Unfashionably awesome: BMW's 330d wagon tested
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BMW 330d xDRIVE TOURING
While SUVs block the view across almost every car-brand carpark these days, there’s plenty to suggest that the companies most proud of their heritage also secretly think that the old ways still are the best.
BMW has reacted to the rise of SUV in a completely appropriate way, by flooding its model ranges with high-riding, high-tech machines of all sizes. It’s even contributed to the modern development of the genre by popularising the SUV-coupe concept.
Here’s why: the “New Class” sedan of 1962 saved BMW from financial doom and that model line led directly to the E21 3-series of 1975. The 3-series was the original compact-executive car and to many, it’s always been the benchmark.
The two-box equivalent to a very traditional three-box sedan is of course a station wagon. So you know what’s coming next: meet the latest BMW 3-series Touring (that’s BMW-speak for station wagon).
The nicheness continues: BMW New Zealand launched this generation of Touring only with turbo-diesel power. Which is something that’s long fallen out of favour for passenger cars in NZ and isn’t always sought-after even in medium-sized SUVs. The focus with BMW’s own X3 SUV is very much on petrol, for example.
But don’t worry about any of that, because the flagship 330d Touring is an awesome machine in so many ways.
It’s still decently practical, with a 40/20/40-split rear seat (which can be dropped electronically with a button in the boot) and 500-litre boot capacity. Not cavernous, but only 50 litres shy of an X3 SUV.
The tailgate is not just a tailgate: it’s also a glass hatch because the window can be opened separately, which is handy if you’re backed into a tight space or happen to have three bikes hanging off the towbar on a rack. Which we did. Because you don’t actually need an SUV for that kind of “lifestyle” stuff.
Canterbury | Christchurch
$137.14 p/w $548.54 p/m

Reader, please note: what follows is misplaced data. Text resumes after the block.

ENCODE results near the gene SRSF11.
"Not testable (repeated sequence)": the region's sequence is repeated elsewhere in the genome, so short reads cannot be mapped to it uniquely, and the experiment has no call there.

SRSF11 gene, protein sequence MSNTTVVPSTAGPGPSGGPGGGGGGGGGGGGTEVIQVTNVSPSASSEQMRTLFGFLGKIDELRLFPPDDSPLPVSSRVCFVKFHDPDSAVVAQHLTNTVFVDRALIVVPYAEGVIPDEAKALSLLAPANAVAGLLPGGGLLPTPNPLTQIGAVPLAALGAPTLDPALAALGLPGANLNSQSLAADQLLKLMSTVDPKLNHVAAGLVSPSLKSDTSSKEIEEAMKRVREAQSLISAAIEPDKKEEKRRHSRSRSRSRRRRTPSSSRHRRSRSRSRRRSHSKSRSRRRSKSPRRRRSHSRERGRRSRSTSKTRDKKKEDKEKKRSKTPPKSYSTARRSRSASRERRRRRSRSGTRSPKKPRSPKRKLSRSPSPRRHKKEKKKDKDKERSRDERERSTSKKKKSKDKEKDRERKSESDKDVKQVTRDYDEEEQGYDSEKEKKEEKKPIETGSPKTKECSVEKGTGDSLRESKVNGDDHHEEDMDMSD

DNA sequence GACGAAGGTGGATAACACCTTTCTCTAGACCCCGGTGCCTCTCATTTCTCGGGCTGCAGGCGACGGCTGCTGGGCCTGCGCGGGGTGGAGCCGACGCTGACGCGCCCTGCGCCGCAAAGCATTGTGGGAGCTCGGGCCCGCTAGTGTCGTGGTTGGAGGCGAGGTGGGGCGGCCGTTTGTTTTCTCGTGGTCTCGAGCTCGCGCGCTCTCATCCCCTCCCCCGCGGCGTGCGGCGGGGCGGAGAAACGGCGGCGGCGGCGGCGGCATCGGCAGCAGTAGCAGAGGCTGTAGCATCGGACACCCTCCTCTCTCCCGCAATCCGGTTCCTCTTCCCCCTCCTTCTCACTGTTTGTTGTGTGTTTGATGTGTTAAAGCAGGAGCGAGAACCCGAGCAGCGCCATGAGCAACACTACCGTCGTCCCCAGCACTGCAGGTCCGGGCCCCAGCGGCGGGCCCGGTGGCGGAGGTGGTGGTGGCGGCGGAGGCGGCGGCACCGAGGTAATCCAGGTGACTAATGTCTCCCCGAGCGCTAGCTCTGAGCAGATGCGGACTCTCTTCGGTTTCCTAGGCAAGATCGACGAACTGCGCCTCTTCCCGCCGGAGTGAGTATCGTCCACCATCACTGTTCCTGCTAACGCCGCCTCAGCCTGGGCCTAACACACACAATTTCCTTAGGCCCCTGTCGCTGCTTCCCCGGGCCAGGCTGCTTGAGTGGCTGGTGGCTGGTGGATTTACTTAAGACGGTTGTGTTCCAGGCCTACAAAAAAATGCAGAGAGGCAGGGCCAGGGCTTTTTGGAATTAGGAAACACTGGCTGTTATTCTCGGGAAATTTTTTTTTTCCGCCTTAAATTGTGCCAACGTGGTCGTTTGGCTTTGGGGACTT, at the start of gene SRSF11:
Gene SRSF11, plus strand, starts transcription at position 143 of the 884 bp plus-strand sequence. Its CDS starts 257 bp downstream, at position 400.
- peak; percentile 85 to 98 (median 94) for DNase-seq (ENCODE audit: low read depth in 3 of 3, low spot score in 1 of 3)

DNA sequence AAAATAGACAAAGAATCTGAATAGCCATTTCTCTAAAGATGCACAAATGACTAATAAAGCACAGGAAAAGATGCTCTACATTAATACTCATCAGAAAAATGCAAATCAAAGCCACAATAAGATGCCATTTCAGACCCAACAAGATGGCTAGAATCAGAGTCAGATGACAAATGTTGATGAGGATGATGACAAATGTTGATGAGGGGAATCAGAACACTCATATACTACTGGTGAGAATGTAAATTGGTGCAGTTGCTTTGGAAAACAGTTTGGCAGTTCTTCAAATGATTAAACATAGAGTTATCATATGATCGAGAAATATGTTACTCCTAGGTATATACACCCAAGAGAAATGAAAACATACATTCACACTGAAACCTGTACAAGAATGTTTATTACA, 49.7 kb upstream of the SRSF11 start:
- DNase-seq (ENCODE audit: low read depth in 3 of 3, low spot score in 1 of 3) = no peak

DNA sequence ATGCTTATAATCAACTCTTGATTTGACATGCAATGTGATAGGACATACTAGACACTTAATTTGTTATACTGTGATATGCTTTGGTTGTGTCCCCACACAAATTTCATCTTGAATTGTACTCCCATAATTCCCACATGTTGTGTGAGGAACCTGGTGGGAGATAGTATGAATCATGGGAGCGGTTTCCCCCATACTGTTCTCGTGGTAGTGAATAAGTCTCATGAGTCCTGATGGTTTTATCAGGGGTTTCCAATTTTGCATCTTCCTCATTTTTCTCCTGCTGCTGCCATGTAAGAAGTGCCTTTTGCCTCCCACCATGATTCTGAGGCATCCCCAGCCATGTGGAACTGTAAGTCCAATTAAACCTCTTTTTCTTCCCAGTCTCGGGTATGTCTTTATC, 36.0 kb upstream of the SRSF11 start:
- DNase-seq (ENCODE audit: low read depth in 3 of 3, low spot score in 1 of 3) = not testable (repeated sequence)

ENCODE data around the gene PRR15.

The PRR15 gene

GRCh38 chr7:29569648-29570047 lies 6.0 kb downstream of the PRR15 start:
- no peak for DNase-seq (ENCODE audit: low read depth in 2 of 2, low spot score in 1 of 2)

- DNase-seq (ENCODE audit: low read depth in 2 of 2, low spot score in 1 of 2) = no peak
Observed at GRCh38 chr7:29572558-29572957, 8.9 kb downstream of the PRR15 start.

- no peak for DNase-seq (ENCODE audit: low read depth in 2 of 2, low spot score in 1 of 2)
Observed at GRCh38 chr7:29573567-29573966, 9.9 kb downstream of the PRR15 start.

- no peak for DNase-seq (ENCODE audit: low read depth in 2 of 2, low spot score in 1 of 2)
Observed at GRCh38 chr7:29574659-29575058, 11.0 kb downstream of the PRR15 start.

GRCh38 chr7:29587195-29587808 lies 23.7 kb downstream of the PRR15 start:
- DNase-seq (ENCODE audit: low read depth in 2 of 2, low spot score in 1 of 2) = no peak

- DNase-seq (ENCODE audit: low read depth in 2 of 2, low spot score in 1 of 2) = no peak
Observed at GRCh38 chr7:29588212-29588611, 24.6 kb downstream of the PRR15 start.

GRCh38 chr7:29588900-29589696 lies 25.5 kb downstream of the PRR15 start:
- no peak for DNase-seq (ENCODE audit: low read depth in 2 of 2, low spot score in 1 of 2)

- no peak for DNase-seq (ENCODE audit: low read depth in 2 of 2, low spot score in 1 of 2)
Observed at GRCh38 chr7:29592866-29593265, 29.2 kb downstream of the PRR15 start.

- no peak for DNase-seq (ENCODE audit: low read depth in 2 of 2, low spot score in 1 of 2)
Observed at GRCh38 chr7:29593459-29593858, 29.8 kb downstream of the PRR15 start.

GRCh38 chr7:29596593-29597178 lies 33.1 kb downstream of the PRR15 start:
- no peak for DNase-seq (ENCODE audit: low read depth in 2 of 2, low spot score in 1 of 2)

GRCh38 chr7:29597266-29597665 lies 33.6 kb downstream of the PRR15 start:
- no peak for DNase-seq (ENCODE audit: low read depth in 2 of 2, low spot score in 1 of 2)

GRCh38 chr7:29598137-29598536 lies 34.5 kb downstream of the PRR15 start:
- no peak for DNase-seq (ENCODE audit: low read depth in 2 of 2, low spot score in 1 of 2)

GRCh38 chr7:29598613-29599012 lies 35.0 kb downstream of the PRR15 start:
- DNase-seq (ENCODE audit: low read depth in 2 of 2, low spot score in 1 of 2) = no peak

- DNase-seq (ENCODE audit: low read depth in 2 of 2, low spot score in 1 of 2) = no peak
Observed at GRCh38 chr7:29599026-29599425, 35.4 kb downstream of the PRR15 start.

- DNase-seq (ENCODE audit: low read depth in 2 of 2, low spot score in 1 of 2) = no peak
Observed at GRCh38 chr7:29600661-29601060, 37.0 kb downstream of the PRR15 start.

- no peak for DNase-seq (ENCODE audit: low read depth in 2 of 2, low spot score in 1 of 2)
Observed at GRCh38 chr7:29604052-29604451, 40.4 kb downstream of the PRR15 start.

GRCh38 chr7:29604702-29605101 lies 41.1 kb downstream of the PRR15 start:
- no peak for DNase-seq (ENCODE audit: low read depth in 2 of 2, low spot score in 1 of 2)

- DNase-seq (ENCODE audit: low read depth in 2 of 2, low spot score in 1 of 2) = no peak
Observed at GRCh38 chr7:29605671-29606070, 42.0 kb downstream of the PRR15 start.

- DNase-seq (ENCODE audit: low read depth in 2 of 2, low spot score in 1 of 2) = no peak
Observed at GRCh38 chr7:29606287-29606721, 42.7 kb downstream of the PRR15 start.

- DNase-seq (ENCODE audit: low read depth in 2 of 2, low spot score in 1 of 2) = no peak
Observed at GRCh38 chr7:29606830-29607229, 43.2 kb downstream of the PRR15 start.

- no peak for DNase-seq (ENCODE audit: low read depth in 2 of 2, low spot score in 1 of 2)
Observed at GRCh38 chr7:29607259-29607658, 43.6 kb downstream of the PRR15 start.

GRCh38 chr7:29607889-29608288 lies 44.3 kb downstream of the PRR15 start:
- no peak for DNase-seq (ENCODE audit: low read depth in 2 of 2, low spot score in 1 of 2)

This straight six turbo-diesel engine is epic. A tiny bit reticent from standstill, as diesels sometimes are, but from 1500rpm it’s just a wave of torque that carries you to wonderful places. It tails off beyond 4000rpm, but the six embraces hard work and the eight-speed gearbox keeps it all on the boil.
And the 330d does hit 100km/h in 5.4 seconds. It’s a properly fast car. And a unique one. You can’t have a six-cylinder diesel Audi A4 Avant or Mercedes-Benz C-class estate. There’s probably a good reason, but that’s okay. Form a small but excited queue here.
For NZ, the Touring models come only with xDrive; again, move over SUVs. It’s a heavily proactive system that has deep conversations with the electronic stability control to predict when to shift the power around. It’s not designed to replicate a rear-drive feel, but rather to be the best AWD system it can be. It works to great effect on-road in the X3 and X5 SUVs and it’s even more engaging in the 3-series.
Perhaps because of the customer focus on SUVs, BMW took the seventh-generation 3-series to an even sportier place than previous models. The M Sport package is also standard on every Touring model sold in NZ.
It’s quite a traditional BMW in terms of both styling and driving experience, in other words. But don’t let that distract you from the fact that it’s also one of the most high-tech cars on the market. The full suite of driver-assistance features is a given (BMW is right up there with Mercedes-Benz and Tesla for this kind of stuff), but there are also some bonuses – like a function that allows the car to automatically reverse the exact path it took for the last 50 metres before you parked. You’d be surprised how useful that is.
The “Hey BMW” intelligent voice assistant has the edge on the rival “Hey Mercedes” system for intuitive instruction, but both still take a lot of time to learn if you want to get the best out of them. A lot.
BMW continues its fascination with Apple connectivity by offering wireless CarPlay, while ignoring Android Auto. Although you can have still remote connectivity (the car is “live” with an embedded SIM) via a BMW app with whatever phone you own.
A low-slung, six-cylinder diesel performance wagon is a pretty niche thing these days. Another word for that would be “special”.
BMW 330d xDRIVE TOURING
ENGINE: 3.0-litre turbo-diesel six, 195kW/580Nm.
GEARBOX: Eight-speed automatic, AWD
0-100KM/H: 5.4 seconds
ECONOMY: 6.1 litres per 100km.
PROS: Epic engine, great chassis, smashes SUVs for style
CONS: Poor rear visibility, ride’s a touch firm